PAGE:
Those who experience this restrictive emotion put their self-value in other people’s hands. The reason for this is that they’re only able to see who they are through other people’s eyes. They live their lives through other people’s opinions. Anxiety goes hand in hand with shame because the individual is always worried about not fitting in.

Sad woman being a victim of this restricitive emotion.

Cast your fears aside to become visible

Although this emotion is considered very complex, it’s possible to make it disappear. How can we defeat shame? Or rather, what can we do to become visible and value ourselves?

The first step is recognizing and accepting that you feel shame, that this restrictive emotion is part of your emotional universe. Then, you should reflect on its consequences, on how much it affects your life, the way it limits you, and the things it keeps you from doing.

If you do it sincerely, you’ll realize that you’ve become invisible to your eyes and that you value yourself according to a scale established by others. You must stop doing this and instead focus on moving forward in the direction that you want, regardless of what others may think.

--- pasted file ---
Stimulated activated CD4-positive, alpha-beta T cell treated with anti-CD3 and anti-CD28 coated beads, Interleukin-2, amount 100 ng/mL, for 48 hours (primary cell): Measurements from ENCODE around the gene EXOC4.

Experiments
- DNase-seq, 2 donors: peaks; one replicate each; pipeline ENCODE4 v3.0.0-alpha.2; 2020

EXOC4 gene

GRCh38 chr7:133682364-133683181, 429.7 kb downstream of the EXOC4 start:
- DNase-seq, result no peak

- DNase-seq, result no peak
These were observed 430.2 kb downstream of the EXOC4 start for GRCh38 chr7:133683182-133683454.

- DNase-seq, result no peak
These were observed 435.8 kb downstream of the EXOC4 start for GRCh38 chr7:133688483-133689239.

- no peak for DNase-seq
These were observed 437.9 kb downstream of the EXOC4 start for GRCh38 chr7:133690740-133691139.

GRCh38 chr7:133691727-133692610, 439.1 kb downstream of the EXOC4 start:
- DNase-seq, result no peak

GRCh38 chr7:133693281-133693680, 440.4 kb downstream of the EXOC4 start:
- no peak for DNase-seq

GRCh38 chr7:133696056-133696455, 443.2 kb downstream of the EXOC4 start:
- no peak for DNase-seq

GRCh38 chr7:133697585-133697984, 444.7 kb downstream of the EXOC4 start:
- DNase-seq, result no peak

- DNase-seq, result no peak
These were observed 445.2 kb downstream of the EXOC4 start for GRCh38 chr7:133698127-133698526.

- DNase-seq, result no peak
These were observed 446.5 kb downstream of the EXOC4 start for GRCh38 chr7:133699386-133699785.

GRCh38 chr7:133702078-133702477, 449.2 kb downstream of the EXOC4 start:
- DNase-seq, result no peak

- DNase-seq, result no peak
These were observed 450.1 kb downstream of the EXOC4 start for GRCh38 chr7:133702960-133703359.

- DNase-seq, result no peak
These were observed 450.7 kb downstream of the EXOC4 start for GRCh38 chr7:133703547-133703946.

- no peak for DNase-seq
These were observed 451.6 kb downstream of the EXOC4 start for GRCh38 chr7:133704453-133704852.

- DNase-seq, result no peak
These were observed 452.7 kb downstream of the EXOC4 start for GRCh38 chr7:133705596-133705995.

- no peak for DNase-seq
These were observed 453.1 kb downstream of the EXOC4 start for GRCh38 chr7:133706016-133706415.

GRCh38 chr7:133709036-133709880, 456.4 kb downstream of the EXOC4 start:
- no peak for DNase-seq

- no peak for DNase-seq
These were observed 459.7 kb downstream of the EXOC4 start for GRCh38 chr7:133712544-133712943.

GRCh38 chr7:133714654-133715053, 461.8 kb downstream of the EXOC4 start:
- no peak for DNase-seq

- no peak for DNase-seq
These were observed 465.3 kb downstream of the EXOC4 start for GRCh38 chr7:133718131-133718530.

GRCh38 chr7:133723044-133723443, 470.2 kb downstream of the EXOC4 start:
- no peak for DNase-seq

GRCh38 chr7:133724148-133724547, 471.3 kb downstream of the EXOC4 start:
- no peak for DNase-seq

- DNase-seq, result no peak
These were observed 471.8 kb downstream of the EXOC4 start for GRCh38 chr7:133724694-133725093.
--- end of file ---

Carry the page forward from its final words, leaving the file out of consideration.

The next step is getting to know yourself. You must connect with the deepest part of your being and understand why you are the way you are. Don’t be scared to make yourself visible.

This isn’t an easy thing to do, especially if you’ve been hiding your true self for a long time. The good news is that it’s never too late to give yourself a chance to become your own best friend.

Figuring out what situation made you become this way is also helpful. The starting point can lead you to understand the depth of your wound, which is none other than believing you’ve failed those around you.

A woman looking at herself in a mirror.

A very powerful exercise is to look at yourself in a mirror without thinking about what others believe of you. What do you see? Who are you? What are your traits? What do you need?

The idea is to free yourself from expectations, from those mental traps that keep you from being your authentic self. You’re not better nor worse than anyone else. Comparing yourself to others will never make you feel valid.

In some cases, we may be angry at the person who made us feel bad in the first place. You should try to let that all out by writing about your feelings and thoughts on the situation. Better yet, you can write that person a letter to tell them everything you’ve always wanted to say. This exercise will allow you to relive the embarrassing moment and remember exactly what you felt so you can let go of all those negative emotions.

As you can see, experiencing shame means a lot more than having a bad time. This restrictive emotion induces us to be slaves to other people’s expectations, to despise ourselves and, ultimately, to become invisible. This is why learning to connect with ourselves is so important.

This text is provided for informational purposes only and does not replace consultation with a professional. If in doubt, consult your specialist.